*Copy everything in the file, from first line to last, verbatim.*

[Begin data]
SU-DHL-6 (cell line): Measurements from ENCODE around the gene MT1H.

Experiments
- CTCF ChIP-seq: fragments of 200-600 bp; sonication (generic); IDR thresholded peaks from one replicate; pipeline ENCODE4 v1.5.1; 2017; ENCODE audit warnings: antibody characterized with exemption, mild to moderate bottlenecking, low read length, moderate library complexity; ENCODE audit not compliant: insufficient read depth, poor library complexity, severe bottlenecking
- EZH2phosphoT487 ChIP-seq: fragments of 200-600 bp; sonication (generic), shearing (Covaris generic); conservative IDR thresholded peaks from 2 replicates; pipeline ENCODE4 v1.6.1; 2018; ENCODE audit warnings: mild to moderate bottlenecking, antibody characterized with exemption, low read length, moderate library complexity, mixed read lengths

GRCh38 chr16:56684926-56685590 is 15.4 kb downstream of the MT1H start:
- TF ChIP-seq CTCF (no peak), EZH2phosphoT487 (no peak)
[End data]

SU-DHL-6 (cell line): Measurements from ENCODE around the gene MT1H.

Experiments
- CTCF ChIP-seq: fragments of 200-600 bp; sonication (generic); IDR thresholded peaks from one replicate; pipeline ENCODE4 v1.5.1; 2017; ENCODE audit warnings: antibody characterized with exemption, mild to moderate bottlenecking, low read length, moderate library complexity; ENCODE audit not compliant: insufficient read depth, poor library complexity, severe bottlenecking
- EZH2phosphoT487 ChIP-seq: fragments of 200-600 bp; sonication (generic), shearing (Covaris generic); conservative IDR thresholded peaks from 2 replicates; pipeline ENCODE4 v1.6.1; 2018; ENCODE audit warnings: mild to moderate bottlenecking, antibody characterized with exemption, low read length, moderate library complexity, mixed read lengths

GRCh38 chr16:56684926-56685590 is 15.4 kb downstream of the MT1H start:
- TF ChIP-seq CTCF (no peak), EZH2phosphoT487 (no peak)